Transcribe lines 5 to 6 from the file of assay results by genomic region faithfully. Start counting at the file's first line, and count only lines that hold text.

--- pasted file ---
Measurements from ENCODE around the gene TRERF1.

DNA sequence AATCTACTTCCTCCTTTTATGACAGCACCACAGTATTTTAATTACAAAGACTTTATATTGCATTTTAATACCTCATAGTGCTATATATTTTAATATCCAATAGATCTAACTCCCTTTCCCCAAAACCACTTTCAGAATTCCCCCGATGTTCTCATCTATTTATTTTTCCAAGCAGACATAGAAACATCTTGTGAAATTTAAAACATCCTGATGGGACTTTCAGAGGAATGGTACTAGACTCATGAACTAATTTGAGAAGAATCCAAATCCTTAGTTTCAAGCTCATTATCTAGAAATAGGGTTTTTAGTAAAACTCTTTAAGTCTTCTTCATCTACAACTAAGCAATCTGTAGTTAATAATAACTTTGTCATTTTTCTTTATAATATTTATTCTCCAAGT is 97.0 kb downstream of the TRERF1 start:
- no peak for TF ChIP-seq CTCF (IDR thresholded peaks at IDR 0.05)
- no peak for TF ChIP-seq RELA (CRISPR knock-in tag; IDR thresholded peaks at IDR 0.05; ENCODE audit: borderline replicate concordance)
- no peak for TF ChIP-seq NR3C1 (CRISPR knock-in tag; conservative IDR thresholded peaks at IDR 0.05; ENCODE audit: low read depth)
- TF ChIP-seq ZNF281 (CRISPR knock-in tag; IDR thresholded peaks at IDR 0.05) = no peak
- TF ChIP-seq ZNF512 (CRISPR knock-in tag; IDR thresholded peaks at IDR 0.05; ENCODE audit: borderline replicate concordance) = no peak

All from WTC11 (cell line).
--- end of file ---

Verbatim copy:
- no peak for TF ChIP-seq NR3C1 (CRISPR knock-in tag; conservative IDR thresholded peaks at IDR 0.05; ENCODE audit: low read depth)
- TF ChIP-seq ZNF281 (CRISPR knock-in tag; IDR thresholded peaks at IDR 0.05) = no peak